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Healthy Knees

Jump! Land! Run! Cut! With the intense physical demands of sport, athletes joints and tendons can start to wear and tear if not properly managed.

One of the most common is ACL tears in addition to other knee injuries. This is especially important for female athletes because they are at a higher risk for ACL tears. When an athlete is jumping and landing it is important for them to land with their knees facing forward, in line with their ankles and hips. The muscles that prevent the knees collapsing inward are your hip/glute muscles.

Hip weakness can also contribute to IT band syndrome, patellar tendonitis, and other knee and ankle problems. There are a variety of exercises we perform at The Base to prevent hip weakness. These include mini band glute bridge, mini band lateral walk, step downs, and couch stretch.

There are three muscles that make up the gluteal muscles, each with a different purpose. This is why it is important to perform hip exercises that utilize hip extension, hip hyperextension, hip abduction and hip external rotation. The exercises listed above activate the various gluteal muscles.

Prevent knee injury and strengthen your hips by performing these four exercises at home. Perform 3 sets of 10-12 repetitions.

Equipment Needed:
Mini Band

Carbohydrates and Performance!


Let’s talk about Carbohydrates and Performance!

In today’s realm of sports, Protein often is the most talked about macronutrient due to its importance for building and maintaining muscle mass for athletes. Although, protein intake is extremely important, carbohydrates can make or break performance.

Carbohydrates (glycogen) is the primary source of energy for working muscles and the brain during moderate to high intensity sport and gives athletes the extra fuel that they need to sustain their performance throughout the game. For athletes in sports such as volleyball, or football that require quick short burst of repeated high intensity movements over a long period of time, it is vital to give the body an adequate amount of carbohydrates to fuel and sustain performance. Carbohydrates such as, whole grain pasta, fruit, vegetables, oats, and low-fat dairy are great options to have. A continuous lack of carbohydrates in an athlete’s diet can lead to the body’s inability to utilize its proper energy storages. This may, in turn, decrease performance when it matters most.

Tournament Fueling

It’s finally gameday! Excitement and nerves are at an all-time high, and for some athletes this is also means their appetite is low. They’ve either experience stomach cramps or trouble processing solid foods during their competition. For these athlete’s, drinking a shake for breakfast would be a great option. Shakes high in carbohydrates (ex. fruit), moderate protein and low fats, are easily digestible within 2-3 hours before competition.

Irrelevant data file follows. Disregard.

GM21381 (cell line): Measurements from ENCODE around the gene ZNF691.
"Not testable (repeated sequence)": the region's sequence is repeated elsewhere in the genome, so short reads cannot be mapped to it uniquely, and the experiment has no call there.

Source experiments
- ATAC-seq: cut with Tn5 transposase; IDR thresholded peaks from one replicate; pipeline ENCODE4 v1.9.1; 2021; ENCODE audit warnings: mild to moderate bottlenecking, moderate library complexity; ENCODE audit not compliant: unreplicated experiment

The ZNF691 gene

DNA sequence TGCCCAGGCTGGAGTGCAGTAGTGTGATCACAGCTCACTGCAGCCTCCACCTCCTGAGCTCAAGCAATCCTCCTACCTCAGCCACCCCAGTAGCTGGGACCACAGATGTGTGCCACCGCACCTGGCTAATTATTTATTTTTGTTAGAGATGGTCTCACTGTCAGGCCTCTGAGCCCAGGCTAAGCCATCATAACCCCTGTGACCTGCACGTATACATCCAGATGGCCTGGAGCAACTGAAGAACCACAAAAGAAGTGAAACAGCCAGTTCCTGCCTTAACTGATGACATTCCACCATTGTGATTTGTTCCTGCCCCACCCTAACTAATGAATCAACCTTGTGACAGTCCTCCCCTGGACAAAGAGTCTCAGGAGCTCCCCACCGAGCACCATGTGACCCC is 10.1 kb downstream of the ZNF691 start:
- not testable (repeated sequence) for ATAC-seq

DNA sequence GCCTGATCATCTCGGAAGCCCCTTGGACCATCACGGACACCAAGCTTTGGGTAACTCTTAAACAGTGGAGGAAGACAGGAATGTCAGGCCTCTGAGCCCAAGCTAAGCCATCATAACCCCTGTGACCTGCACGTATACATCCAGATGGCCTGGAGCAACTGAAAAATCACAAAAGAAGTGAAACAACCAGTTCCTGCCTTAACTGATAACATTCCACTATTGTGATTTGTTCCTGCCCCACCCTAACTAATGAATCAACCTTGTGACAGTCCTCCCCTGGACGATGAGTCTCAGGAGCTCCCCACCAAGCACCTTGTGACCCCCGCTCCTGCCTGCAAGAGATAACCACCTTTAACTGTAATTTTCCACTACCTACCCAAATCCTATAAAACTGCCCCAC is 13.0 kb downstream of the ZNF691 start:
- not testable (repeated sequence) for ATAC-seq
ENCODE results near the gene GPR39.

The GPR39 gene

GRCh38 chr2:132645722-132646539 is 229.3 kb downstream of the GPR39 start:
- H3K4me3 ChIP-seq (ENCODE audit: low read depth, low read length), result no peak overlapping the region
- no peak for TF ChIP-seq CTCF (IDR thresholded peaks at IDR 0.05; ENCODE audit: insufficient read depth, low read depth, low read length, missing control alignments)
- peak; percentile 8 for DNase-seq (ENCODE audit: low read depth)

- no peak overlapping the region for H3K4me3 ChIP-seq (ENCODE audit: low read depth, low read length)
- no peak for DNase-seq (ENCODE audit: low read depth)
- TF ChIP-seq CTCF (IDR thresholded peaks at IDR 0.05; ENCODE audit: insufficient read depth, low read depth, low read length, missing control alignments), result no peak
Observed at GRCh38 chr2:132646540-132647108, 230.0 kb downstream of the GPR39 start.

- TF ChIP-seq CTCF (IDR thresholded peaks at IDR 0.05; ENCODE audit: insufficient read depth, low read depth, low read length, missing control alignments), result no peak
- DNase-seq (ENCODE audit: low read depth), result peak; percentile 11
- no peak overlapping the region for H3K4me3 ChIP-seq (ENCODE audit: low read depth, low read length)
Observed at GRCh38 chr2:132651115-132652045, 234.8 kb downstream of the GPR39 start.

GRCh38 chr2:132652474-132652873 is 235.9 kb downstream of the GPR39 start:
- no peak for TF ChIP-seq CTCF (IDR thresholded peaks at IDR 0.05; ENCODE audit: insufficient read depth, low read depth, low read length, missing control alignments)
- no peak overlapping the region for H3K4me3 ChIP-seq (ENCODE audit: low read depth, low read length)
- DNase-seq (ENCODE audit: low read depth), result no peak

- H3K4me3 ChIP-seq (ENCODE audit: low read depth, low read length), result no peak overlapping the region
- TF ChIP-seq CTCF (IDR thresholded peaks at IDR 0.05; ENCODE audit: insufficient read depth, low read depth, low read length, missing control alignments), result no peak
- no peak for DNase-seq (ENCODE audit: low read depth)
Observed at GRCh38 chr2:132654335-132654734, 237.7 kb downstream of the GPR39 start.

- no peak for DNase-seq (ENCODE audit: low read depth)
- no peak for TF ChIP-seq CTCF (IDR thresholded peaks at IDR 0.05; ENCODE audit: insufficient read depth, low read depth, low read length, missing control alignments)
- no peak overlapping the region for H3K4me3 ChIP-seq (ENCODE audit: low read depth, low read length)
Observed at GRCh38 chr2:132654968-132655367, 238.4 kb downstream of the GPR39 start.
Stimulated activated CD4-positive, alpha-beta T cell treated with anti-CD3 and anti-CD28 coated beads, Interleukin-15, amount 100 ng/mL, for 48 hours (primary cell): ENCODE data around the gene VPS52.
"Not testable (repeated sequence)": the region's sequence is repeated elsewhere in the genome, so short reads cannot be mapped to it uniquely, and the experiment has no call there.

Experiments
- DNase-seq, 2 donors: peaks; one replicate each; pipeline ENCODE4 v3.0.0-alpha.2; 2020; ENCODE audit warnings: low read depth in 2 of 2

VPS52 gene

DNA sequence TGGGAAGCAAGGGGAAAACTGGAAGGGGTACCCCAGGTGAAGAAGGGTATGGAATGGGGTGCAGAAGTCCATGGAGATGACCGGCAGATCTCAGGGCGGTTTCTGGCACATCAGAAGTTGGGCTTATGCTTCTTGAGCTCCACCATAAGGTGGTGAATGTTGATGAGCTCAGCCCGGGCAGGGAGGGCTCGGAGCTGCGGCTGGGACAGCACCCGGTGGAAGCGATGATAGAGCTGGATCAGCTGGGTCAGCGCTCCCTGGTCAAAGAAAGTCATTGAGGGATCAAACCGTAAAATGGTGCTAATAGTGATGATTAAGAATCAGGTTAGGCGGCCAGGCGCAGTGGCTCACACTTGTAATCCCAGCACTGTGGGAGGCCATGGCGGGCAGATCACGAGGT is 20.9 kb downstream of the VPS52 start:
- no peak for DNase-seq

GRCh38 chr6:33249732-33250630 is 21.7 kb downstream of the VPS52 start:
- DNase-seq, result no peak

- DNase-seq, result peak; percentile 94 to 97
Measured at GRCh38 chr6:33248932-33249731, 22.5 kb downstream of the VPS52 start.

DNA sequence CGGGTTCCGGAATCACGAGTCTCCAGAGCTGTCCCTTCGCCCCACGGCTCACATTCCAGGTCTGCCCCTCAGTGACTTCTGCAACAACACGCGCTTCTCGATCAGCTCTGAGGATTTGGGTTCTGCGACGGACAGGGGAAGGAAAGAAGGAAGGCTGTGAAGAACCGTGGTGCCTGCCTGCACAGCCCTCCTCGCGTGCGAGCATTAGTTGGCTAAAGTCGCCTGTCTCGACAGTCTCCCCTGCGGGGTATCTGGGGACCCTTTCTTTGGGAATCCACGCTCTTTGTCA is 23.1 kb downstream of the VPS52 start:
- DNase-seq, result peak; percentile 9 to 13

In between matches/games, athletes should try to replenish their bodies with carbohydrate nutrient dense meals and lean sources of protein. Examples of these types of meals would be: sandwiches (whole wheat bread), banana and peanut butter, protein bites, apples, trail mix, a BodyArmor Lyte sports drink. Just to name a few.

Recommended Amounts

The amount of carbohydrates needed will depend on the intensity and duration of the activity performed. Below, are recommendations for daily carbohydrate consumption.


Type/Intensity/Duration of exercise Amount of Carbohydrate (CHO)
Low-intensity; skill based or strength/resistance exercise 3-5 grams of CHO per kilogram of body weight
Moderate intensity endurance exercise for <1 hr per day 5-7 grams of CHO per kilogram of body weight
Moderate-to-high intensity endurance exercise for 1-3 hr per day 6-10 grams of CHO per kilogram of body weight
Moderate-to-high intensity endurance exercise for > 3 hr per day 8-12 grams of CHO per kilogram of body weight

**Body weight in lbs/2.2 = Approximate body weight in kilograms


[1] Nutrition and Athletic Performance. Position of the Academy for Nutrition and Dietetics, American College of Sports Medicine and the Dieticians of Canada. Med Sci Sports Excerc. 2015; 48:543-568.

2 Burke LM, Hawley JA, Wong SH, Jeukendrup AE. Carbohydrates for training and competition. J Sports Sci. 2011; 29(Suppl 1): S17-27.


*Disclaimer: We are not registered dietitians and can not prescribe meal plans. Please consult with a registered dietitian for more information on nutrition and individualized plans.

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